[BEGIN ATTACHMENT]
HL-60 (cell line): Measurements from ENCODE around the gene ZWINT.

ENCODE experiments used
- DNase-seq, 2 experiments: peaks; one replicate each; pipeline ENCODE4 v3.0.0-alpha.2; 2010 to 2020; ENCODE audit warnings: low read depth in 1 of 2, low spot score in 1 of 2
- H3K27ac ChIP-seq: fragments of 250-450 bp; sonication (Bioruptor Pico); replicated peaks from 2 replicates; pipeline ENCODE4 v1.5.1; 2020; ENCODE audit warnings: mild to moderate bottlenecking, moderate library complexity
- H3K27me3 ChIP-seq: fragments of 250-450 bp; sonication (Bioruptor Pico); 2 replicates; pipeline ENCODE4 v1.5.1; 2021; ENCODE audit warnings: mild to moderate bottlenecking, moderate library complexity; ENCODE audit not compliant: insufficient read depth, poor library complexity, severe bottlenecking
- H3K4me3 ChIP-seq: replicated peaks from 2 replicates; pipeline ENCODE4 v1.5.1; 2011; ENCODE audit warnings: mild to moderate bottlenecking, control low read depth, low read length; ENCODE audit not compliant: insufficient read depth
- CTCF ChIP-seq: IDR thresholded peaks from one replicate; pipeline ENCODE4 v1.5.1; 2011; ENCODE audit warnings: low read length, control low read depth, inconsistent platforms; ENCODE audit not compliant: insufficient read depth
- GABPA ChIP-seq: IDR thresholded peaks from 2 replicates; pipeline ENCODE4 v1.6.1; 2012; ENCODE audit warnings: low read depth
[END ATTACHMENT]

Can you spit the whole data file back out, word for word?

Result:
HL-60 (cell line): Measurements from ENCODE around the gene ZWINT.

ENCODE experiments used
- DNase-seq, 2 experiments: peaks; one replicate each; pipeline ENCODE4 v3.0.0-alpha.2; 2010 to 2020; ENCODE audit warnings: low read depth in 1 of 2, low spot score in 1 of 2
- H3K27ac ChIP-seq: fragments of 250-450 bp; sonication (Bioruptor Pico); replicated peaks from 2 replicates; pipeline ENCODE4 v1.5.1; 2020; ENCODE audit warnings: mild to moderate bottlenecking, moderate library complexity
- H3K27me3 ChIP-seq: fragments of 250-450 bp; sonication (Bioruptor Pico); 2 replicates; pipeline ENCODE4 v1.5.1; 2021; ENCODE audit warnings: mild to moderate bottlenecking, moderate library complexity; ENCODE audit not compliant: insufficient read depth, poor library complexity, severe bottlenecking
- H3K4me3 ChIP-seq: replicated peaks from 2 replicates; pipeline ENCODE4 v1.5.1; 2011; ENCODE audit warnings: mild to moderate bottlenecking, control low read depth, low read length; ENCODE audit not compliant: insufficient read depth
- CTCF ChIP-seq: IDR thresholded peaks from one replicate; pipeline ENCODE4 v1.5.1; 2011; ENCODE audit warnings: low read length, control low read depth, inconsistent platforms; ENCODE audit not compliant: insufficient read depth
- GABPA ChIP-seq: IDR thresholded peaks from 2 replicates; pipeline ENCODE4 v1.6.1; 2012; ENCODE audit warnings: low read depth